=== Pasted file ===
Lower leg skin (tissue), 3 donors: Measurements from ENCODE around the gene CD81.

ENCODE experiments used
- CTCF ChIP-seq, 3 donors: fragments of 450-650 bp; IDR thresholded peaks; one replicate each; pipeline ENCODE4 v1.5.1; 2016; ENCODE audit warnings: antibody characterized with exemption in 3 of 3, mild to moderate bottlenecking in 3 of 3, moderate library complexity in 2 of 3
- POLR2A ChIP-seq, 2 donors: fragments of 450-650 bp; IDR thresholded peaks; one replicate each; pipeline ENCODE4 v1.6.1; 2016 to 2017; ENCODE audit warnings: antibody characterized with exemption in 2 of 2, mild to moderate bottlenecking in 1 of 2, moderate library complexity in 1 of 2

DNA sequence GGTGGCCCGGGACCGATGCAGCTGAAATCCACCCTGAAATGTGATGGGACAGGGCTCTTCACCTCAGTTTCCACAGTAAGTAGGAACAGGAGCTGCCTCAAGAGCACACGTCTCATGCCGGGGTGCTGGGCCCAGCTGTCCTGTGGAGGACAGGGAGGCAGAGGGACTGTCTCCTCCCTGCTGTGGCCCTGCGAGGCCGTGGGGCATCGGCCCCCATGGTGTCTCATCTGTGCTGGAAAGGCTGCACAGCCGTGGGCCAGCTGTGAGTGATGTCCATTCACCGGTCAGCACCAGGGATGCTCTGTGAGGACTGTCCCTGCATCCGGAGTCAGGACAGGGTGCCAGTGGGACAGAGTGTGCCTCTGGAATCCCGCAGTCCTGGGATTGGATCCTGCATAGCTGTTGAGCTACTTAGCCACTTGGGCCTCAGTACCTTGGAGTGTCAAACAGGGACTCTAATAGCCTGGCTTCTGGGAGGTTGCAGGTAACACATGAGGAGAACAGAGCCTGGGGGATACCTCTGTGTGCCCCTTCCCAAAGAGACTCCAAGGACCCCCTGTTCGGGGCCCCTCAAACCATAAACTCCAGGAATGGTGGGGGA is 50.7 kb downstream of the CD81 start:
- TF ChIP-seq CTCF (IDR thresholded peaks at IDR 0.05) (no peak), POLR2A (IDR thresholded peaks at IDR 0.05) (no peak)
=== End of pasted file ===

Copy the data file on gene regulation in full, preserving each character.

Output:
Lower leg skin (tissue), 3 donors: Measurements from ENCODE around the gene CD81.

ENCODE experiments used
- CTCF ChIP-seq, 3 donors: fragments of 450-650 bp; IDR thresholded peaks; one replicate each; pipeline ENCODE4 v1.5.1; 2016; ENCODE audit warnings: antibody characterized with exemption in 3 of 3, mild to moderate bottlenecking in 3 of 3, moderate library complexity in 2 of 3
- POLR2A ChIP-seq, 2 donors: fragments of 450-650 bp; IDR thresholded peaks; one replicate each; pipeline ENCODE4 v1.6.1; 2016 to 2017; ENCODE audit warnings: antibody characterized with exemption in 2 of 2, mild to moderate bottlenecking in 1 of 2, moderate library complexity in 1 of 2

DNA sequence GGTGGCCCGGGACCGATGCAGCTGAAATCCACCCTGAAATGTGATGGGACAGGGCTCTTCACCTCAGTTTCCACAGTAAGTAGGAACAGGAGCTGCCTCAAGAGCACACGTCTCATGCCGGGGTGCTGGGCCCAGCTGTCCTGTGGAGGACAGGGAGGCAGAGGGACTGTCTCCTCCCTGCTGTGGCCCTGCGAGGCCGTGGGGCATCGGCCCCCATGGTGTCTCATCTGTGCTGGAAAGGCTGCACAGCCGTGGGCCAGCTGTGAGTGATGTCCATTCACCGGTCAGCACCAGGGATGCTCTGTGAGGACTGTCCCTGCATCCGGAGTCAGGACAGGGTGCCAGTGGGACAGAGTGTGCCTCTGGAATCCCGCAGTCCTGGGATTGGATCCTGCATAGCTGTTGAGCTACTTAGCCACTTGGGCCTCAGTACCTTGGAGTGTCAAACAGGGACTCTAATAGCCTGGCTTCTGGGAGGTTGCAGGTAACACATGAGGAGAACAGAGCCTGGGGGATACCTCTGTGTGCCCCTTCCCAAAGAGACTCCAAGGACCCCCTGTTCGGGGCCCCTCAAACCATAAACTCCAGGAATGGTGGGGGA is 50.7 kb downstream of the CD81 start:
- TF ChIP-seq CTCF (IDR thresholded peaks at IDR 0.05) (no peak), POLR2A (IDR thresholded peaks at IDR 0.05) (no peak)